• Loading data from the service• JSON is the data format of choice – JavaScript Object Notation• Use the XMLHTTPRequest object – jQuery makes this very easy• jQuery.getJSON() – Load JSON data using an asynchronous HTTP GET request• jQuery.ajax() – Perform an asynchronous HTTP (Ajax) request – Uses an options object that configure the Ajax request
    • Caching• Caching can make a service much more scalable – REST services can use the standard HTTP caching infrastructure• Some browsers cache results by default – Use $.ajax() with {cache: false} – Even better is to control caching. • set the response.Headers.CacheControl
    • JavaScript Templates• Creating HTML elements in JavaScript can be tedious• Templates can make a rich UI much easier• JavaScript Micro-Templating – By John Resig, the inventor of jQuery• Underscore library template – _.template()• jQuery UI is working on a jQuery standard plugin
    • HTTP Methods• GET and POST are no problem• PUT and DELETE are not supported in most browsers – When used as a <form> method – Not part of the HTML specifications – Works fine with $.ajax() with type: ‘put’• Sometimes firewalls also block PUT and DELETE – Use HTTP Method tunneling – Pus the method in the X-HTTP-Method-Override HTTP header – Use the HttpMethodTunnelChannel from WCF Web API Contrib
    • Authentication• Lots of different options – OAuth – Basic authentication – Intergrated autentication• Return a 401 – Unauthorized – When a client needs to provide credentials• The FormsAuthenticationModule intercepts the 401 – The browser receives a 307 - Redirect to the login page – See: Prevent Forms Authentication Login Page Redirect When You Don’t Want It by Phil Haack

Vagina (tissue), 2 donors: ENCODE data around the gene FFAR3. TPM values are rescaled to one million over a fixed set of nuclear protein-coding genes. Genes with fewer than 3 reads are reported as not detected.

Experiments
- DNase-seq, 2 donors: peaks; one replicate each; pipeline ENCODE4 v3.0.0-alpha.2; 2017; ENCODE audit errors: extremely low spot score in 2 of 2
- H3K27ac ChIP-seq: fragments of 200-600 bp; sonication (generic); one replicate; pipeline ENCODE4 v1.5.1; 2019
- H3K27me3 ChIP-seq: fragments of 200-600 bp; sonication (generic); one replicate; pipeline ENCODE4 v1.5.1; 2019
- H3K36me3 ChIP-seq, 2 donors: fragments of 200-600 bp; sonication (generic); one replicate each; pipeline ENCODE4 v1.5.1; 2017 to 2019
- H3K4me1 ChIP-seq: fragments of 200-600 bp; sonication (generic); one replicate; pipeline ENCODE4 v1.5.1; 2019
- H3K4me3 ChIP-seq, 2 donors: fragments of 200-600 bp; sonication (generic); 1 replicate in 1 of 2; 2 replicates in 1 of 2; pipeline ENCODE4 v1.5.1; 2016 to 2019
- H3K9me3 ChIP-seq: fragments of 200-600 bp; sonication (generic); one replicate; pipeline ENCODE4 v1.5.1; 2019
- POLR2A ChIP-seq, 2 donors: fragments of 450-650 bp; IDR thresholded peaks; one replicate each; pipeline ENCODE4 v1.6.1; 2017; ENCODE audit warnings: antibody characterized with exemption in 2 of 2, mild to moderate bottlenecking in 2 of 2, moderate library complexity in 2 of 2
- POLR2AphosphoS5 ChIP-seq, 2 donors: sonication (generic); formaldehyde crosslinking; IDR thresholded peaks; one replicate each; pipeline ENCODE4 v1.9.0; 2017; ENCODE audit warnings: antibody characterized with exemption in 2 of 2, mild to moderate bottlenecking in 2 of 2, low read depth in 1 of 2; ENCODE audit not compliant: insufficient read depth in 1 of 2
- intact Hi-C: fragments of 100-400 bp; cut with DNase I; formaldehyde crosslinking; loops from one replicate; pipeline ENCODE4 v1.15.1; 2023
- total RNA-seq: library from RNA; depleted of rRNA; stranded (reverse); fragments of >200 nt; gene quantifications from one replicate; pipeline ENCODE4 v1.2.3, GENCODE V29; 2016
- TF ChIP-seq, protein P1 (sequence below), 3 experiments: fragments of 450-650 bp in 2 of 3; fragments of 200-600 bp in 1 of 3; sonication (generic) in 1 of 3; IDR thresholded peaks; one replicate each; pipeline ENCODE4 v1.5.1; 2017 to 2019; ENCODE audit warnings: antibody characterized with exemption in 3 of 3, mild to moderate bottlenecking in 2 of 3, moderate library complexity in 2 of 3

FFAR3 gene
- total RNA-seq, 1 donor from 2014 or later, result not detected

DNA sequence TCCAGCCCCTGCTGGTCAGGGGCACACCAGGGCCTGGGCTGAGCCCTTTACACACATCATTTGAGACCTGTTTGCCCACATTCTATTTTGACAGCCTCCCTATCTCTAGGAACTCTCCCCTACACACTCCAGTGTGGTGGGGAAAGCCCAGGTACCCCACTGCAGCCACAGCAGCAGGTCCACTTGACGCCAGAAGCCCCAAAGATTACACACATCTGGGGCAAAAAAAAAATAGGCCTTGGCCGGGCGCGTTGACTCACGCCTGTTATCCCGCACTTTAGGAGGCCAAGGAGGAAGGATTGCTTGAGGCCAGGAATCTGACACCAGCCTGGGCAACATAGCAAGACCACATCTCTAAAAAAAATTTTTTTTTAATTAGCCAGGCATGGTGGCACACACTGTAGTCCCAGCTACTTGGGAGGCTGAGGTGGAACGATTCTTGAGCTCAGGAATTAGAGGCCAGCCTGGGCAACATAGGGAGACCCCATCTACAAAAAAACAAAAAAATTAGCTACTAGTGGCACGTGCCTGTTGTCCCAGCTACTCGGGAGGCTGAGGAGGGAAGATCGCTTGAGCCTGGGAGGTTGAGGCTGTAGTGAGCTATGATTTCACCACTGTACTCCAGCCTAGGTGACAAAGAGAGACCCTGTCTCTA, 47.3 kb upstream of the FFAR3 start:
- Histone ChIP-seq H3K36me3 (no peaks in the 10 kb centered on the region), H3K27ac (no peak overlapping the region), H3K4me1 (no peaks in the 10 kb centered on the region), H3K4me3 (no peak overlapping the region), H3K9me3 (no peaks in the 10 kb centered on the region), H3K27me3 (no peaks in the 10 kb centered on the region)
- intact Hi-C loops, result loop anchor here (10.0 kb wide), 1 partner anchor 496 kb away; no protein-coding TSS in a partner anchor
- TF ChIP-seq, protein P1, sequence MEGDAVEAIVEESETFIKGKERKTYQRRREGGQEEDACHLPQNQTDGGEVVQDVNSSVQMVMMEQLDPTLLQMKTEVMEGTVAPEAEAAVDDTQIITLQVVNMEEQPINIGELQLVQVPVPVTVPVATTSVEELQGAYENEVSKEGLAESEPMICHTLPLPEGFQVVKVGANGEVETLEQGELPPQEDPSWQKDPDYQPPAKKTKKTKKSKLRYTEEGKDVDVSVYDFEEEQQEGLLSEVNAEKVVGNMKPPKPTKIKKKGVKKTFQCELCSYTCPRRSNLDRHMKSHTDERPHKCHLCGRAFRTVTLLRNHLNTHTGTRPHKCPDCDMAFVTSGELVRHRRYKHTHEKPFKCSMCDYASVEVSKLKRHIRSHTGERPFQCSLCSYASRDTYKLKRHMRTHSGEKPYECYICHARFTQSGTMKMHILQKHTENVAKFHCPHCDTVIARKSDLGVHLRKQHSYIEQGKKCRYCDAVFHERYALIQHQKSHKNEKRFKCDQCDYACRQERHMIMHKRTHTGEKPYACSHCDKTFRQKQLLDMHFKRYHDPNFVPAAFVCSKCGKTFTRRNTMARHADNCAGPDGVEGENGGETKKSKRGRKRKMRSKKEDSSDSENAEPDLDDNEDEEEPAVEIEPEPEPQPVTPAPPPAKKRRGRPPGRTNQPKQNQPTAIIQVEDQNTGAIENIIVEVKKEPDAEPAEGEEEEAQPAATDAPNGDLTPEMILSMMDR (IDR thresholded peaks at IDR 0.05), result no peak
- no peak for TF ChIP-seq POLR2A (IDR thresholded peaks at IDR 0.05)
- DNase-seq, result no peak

• Useful resources 1• jQuery http://jquery.com/• jQuery UI http://jqueryui.com/• JavaScript Micro-Templating http://ejohn.org/blog/javascript-micro-templating/• Underscore.js http://documentcloud.github.com/underscore/• Modernizr http://www.modernizr.com/
    • Useful resources 2• Essential Windows Communication Foundation 4 Training – http://www.develop.com/training-course/windows- communication-foundation-wcf• Hypertext Transfer Protocol -- HTTP/1.1 – http://tools.ietf.org/html/rfc2616• The Atom Syndication Format – http://tools.ietf.org/html/rfc4287• The Atom Publishing Protocol – http://tools.ietf.org/html/rfc5023• Open Data Protocol (OData) – http://www.odata.org• WCF Web API Contrib – http://webapicontrib.codeplex.com• Fiddler – http://www.fiddler2.com
    • Summary• HTML/JavaScript clients are important – You can no longer depend on Windows as the client• The browsers isn’t as smart as you would expect – Accepts anything as the source in an image element – Form elements only support GET and POST – Caching of requests depends on the browsers• Sometimes ASP.NET isn’t as smart as we would like – Changes a 401 – Unauthorized to a 307 – Redirect• jQuery and jQuery UI are extremely useful – Don’t forget about Underscore.js and Modernizr